What do viruses, data sharing and lncRNAs have in common? Find out in the latest episode of “Serving of Science” as we cover the latest coming out of AGBT in beautiful Orlando, Florida.
Sean Eddy of Harvard University kicked of the session – his talk explored secondary structures in long non coding RNAs. Although RNAs do not need to have secondary structures to be functional, but if they do, it means that they may have certain functions. The data right now suggestions that there no regulatory conserved structures observed in HOTAIR, SRA or XIST, but that doesn’t mean they do not have functional properties.
Next was David Haussler of University of CA Santa Cruz who discussed the importance of sharing data. The human for genome for instance has been interpreted many different ways and is biased because it doesn’t present the global population. Research groups tend to work in silos – sharing and combining data would help us reduce the inconsistencies, population biases present in the reference genome today. Haussler pretty much stated that we needed a Rosetta stone for the human genome.
Next up was Pardis Sabeti of Harvard University who also emphasized the importance of data sharing – especially when it came to virus outbreaks like Ebola. Her idea was to leverage evolution to understand biology. We see certain human populations that have evolved mechanisms against various viruses. For example, certain populations that are plagued with Malaria have a higher incidence for sickle cell anemia – where individuals with sickle cell anemia – tend to be more resistant to malaria. Now this is exciting because we are using the knowledge of human evolution to understand the virus and its biology. The sooner we learn about the virus the more chances we have of creating effective vaccines.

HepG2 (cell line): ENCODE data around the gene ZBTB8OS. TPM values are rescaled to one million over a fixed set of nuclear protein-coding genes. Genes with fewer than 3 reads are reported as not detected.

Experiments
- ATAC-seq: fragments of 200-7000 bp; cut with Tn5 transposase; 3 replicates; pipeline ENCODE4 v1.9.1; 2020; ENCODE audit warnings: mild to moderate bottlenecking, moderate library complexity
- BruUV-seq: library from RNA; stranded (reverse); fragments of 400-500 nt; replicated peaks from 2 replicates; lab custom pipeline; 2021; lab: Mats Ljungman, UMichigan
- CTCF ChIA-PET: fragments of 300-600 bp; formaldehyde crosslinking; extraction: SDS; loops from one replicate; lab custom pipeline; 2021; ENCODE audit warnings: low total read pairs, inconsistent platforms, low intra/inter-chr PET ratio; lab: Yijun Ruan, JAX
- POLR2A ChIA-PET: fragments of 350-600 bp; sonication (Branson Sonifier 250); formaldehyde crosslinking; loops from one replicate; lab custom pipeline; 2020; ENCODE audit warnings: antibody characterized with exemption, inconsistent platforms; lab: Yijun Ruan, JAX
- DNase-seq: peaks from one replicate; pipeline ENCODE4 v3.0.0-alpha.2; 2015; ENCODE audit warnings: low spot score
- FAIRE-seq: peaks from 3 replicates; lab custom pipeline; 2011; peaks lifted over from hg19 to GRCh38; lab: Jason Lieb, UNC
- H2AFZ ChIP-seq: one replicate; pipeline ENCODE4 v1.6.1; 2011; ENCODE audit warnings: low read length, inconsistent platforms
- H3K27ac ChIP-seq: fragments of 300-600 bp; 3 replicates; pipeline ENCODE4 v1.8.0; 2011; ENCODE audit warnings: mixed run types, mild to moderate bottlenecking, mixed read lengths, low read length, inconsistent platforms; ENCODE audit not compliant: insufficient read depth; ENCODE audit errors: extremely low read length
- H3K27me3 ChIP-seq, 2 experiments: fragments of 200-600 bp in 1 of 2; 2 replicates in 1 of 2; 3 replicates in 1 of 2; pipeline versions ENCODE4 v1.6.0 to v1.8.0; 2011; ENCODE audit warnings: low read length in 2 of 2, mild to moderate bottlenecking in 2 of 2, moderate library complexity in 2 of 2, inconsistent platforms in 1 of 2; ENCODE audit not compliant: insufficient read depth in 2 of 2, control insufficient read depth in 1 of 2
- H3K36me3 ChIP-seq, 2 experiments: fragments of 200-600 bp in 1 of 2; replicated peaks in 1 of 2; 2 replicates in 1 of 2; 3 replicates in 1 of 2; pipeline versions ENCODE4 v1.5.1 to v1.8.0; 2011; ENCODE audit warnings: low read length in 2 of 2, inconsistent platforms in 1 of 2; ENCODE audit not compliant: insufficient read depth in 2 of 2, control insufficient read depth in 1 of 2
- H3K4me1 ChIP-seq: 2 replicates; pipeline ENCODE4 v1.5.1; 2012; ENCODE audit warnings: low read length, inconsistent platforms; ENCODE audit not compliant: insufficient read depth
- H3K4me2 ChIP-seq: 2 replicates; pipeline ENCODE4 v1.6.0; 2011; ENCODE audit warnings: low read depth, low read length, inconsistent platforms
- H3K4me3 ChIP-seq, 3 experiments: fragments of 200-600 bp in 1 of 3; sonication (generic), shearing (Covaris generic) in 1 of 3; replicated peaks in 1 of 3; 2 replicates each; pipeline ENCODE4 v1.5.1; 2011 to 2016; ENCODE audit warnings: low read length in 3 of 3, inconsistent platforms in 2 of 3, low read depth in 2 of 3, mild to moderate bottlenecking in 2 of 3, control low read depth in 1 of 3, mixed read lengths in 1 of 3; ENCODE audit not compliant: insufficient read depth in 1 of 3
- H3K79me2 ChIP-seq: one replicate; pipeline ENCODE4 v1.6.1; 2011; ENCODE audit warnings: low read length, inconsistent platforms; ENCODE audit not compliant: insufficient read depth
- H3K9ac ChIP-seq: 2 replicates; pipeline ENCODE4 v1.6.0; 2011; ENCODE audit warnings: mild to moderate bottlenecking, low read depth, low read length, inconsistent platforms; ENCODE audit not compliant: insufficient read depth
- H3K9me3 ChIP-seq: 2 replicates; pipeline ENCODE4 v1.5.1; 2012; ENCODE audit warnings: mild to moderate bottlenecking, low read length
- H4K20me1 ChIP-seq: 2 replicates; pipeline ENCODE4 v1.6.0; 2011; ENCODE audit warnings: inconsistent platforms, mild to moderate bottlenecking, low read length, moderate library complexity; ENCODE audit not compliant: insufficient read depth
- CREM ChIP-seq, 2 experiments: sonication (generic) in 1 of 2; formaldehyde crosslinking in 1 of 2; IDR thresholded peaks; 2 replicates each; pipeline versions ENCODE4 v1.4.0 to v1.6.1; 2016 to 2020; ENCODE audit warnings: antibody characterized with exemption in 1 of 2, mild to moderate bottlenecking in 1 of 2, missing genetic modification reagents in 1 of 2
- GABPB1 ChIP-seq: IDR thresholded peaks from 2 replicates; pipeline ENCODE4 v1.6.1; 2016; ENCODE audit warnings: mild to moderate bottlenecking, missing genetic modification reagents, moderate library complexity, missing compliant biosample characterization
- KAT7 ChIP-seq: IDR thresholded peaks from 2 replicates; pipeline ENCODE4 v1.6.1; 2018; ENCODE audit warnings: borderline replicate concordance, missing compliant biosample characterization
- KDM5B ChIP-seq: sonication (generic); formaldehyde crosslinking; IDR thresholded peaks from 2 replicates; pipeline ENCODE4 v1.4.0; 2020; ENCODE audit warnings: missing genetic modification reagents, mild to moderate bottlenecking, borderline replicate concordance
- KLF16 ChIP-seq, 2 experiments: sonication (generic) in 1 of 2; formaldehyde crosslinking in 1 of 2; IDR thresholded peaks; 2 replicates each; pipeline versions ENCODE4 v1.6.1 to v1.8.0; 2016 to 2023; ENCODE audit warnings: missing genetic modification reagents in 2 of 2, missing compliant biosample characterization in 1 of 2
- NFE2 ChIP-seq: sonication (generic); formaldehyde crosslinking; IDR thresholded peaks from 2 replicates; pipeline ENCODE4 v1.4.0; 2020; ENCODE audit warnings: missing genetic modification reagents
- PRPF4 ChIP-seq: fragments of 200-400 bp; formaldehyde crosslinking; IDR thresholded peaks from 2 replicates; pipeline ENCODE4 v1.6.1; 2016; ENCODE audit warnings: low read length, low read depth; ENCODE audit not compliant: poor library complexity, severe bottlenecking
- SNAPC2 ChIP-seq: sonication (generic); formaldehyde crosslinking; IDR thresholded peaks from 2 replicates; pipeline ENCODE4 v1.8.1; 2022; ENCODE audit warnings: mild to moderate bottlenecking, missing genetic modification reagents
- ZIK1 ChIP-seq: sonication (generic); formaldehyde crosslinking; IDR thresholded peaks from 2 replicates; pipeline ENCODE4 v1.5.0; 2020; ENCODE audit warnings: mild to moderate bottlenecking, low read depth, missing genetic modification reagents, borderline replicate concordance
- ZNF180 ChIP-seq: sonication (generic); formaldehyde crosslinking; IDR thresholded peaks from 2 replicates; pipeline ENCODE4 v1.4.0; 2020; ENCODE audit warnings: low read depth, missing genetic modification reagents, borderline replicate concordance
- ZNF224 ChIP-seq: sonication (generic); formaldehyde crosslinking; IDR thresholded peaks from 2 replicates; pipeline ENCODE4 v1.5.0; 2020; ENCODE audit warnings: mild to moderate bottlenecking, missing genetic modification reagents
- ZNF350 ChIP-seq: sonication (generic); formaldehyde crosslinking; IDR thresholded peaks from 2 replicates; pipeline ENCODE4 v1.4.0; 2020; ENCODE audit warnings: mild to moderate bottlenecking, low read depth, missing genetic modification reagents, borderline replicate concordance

Finally Matthew Sullivan of Ohio State University discussed ocean viruses. Matthew started off the presentation with a video of him traveling and the seas – and that was just amazing because it gave me a glimpse of what field work looks like. He mentioned that over 90% of viruses sequenced are new – there is nothing in the database reported yet. He also discussed how genomic data also allowed him to track the movement of the ocean viruses – apparently they ride with the currants – but the most interesting part of this was that ocean viruses adjust their abundance in response to the environment (especially temperature). Also, virus population abundance alone predicted 89% of variability in carbon flux. This is important because the ocean absorbs Carbon Dioxide, which is a green house gas, increased Carbon dioxide uptake results in acidification – which may be harming the ecosystem. Now if we can study changes in virus abundance this will allow us to hone in on hotspots in the ocean.
The main focus of this session was on data sharing and making data available whether it is decades of data or real time data. While decades of data brings about the possibility of unification to reduce current discrepancies and variations, real-time data has the ability to provide immediate information about virus outbreaks and information about the biology and transmission of the virus.
I’m super excited to be here and sharing this amazing work with you. I’m happy to answer any of your questions in the comments section below, and I’ll be back providing more updates.
*For Research Use Only. Not for use in diagnostic procedures